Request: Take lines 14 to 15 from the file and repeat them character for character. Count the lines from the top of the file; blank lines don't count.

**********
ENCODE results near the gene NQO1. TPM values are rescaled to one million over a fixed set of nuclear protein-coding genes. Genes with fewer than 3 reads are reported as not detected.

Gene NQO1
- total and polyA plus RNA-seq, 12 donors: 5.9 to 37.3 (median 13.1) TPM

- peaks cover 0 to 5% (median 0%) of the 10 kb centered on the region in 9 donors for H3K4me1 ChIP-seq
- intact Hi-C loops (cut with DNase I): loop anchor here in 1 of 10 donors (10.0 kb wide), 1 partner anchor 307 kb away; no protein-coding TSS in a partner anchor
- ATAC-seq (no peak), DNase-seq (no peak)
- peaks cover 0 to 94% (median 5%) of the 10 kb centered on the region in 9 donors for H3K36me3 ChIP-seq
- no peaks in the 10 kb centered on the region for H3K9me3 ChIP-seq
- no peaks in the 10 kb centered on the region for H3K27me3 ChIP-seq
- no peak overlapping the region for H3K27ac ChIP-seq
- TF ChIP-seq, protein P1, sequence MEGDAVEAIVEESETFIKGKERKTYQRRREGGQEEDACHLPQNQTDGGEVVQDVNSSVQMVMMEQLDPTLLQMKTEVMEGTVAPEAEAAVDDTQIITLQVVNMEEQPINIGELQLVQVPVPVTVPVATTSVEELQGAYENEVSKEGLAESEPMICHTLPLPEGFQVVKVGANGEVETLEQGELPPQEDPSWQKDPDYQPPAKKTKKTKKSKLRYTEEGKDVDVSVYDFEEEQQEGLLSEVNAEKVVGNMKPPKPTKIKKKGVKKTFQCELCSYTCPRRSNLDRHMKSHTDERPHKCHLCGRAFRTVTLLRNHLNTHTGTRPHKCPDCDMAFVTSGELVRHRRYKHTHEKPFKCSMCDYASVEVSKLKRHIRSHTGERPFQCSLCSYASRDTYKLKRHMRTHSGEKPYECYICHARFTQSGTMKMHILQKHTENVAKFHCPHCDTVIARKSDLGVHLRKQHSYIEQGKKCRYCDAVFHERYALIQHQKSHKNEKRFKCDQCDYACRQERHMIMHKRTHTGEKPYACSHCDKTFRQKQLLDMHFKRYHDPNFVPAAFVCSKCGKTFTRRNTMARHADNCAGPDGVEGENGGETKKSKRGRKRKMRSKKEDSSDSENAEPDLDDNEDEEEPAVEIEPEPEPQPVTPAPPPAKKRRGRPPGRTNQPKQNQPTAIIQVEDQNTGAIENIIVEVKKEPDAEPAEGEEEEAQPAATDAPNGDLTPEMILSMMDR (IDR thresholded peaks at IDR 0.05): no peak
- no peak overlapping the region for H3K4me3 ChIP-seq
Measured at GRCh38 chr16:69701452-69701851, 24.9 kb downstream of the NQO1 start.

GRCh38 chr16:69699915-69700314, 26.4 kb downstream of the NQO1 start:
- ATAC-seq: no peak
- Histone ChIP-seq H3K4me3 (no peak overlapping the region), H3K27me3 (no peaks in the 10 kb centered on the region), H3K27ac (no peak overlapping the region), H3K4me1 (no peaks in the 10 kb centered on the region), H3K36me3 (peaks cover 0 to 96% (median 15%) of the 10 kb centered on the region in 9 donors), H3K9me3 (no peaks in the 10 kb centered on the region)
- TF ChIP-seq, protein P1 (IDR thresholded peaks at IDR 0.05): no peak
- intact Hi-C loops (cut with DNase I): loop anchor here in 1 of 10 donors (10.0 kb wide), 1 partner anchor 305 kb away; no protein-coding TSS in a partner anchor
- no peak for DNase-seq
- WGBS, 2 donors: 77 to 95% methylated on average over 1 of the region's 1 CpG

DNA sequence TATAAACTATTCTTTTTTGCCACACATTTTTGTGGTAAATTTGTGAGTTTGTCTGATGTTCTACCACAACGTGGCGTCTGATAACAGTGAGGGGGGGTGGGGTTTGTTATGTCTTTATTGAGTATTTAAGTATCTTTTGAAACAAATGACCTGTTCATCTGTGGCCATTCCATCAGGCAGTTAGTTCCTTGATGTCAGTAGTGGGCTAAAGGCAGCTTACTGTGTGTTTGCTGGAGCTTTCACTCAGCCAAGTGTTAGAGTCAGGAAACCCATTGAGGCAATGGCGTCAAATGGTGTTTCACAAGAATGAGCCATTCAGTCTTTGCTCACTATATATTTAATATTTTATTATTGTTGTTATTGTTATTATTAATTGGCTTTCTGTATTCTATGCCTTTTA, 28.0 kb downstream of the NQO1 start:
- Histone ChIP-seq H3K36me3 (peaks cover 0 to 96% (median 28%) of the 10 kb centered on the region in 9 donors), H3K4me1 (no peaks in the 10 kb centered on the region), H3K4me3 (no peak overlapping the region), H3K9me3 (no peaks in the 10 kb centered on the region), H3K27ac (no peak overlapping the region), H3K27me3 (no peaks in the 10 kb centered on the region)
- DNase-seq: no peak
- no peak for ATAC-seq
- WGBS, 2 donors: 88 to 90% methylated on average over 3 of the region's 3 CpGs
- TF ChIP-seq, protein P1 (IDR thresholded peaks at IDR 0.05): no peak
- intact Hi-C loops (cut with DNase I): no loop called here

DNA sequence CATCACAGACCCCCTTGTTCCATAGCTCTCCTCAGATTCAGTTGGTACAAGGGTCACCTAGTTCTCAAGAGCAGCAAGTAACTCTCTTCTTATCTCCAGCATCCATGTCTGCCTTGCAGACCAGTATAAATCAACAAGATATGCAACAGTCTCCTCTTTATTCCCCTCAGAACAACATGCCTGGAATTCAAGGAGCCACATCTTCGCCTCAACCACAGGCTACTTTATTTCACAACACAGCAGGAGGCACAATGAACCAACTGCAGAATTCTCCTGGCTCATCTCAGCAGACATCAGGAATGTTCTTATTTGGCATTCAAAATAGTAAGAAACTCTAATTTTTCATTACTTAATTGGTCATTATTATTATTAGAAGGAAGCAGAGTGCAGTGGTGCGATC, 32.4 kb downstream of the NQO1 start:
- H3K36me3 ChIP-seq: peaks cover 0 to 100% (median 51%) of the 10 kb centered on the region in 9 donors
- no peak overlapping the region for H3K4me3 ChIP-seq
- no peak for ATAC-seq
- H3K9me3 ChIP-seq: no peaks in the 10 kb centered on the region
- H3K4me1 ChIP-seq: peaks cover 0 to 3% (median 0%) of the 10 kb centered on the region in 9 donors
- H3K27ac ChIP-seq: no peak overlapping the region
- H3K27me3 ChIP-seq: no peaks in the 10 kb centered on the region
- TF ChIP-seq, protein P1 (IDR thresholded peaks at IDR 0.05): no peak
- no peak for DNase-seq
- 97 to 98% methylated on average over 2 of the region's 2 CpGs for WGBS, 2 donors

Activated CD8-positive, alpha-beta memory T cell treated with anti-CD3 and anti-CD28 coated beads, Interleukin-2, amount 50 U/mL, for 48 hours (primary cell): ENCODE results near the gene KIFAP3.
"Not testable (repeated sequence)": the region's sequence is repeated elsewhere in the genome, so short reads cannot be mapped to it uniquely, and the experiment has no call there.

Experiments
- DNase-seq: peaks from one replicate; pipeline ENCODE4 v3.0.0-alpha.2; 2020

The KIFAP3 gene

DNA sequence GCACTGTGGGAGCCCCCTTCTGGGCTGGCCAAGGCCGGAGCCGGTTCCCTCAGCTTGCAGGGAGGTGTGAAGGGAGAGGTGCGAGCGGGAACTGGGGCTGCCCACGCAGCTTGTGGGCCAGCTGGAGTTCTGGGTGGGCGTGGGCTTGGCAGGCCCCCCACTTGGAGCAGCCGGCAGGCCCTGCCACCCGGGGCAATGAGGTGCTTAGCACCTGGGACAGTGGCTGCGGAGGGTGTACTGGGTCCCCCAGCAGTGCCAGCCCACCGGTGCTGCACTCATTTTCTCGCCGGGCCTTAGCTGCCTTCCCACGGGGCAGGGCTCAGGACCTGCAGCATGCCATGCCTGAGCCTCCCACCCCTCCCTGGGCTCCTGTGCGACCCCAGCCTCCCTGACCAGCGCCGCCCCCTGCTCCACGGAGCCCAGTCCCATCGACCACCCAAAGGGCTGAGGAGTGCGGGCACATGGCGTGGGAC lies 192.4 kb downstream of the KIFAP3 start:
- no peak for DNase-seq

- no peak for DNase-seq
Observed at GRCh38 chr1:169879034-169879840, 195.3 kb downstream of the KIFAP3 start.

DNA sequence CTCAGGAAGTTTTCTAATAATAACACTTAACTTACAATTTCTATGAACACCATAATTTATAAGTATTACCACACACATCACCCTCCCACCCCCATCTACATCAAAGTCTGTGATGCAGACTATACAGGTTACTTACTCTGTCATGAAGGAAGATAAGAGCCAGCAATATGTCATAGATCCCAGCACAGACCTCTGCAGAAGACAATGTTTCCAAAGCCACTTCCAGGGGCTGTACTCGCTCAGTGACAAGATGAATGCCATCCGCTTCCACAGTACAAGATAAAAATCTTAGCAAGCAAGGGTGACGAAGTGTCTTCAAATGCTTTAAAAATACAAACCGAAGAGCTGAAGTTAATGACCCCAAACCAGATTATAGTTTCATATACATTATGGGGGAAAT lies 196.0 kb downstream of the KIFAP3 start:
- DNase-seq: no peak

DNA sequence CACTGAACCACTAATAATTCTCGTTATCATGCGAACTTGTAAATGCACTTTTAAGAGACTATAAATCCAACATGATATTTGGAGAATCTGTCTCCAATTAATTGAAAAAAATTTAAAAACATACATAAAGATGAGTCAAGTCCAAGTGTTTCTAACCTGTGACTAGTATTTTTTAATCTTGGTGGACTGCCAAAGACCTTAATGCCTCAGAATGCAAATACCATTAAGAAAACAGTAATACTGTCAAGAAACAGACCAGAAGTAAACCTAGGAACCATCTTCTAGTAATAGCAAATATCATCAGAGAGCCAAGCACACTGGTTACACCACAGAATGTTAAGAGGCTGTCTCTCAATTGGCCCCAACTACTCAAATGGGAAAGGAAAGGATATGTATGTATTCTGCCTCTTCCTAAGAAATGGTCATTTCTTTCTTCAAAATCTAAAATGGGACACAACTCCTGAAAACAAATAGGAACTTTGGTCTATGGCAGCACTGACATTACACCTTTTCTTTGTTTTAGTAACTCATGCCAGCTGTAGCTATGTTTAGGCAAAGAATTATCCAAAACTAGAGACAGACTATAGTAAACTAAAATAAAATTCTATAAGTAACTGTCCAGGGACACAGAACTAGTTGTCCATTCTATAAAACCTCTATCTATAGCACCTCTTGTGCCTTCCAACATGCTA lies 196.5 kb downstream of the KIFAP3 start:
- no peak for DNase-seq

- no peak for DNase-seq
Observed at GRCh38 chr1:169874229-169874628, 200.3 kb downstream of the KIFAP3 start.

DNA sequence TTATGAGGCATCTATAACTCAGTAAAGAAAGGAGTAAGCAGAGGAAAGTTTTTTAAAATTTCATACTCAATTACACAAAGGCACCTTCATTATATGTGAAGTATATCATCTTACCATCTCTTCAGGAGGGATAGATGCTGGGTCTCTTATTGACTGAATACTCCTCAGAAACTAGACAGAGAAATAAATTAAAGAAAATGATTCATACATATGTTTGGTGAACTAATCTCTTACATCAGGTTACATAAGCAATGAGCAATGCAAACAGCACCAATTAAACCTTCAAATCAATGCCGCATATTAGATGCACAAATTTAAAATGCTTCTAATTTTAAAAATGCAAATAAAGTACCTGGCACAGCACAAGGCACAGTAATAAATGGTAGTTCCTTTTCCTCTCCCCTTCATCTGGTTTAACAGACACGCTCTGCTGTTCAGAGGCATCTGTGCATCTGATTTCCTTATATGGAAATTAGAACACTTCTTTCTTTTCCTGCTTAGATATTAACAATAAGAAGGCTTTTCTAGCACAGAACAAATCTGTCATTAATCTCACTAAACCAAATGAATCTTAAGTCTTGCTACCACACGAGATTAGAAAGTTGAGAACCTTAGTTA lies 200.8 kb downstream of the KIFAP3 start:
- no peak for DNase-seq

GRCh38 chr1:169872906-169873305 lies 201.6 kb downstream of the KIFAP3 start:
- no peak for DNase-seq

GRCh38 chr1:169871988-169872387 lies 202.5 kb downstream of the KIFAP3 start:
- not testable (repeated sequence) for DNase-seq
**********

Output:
GRCh38 chr16:69699915-69700314, 26.4 kb downstream of the NQO1 start:
- ATAC-seq: no peak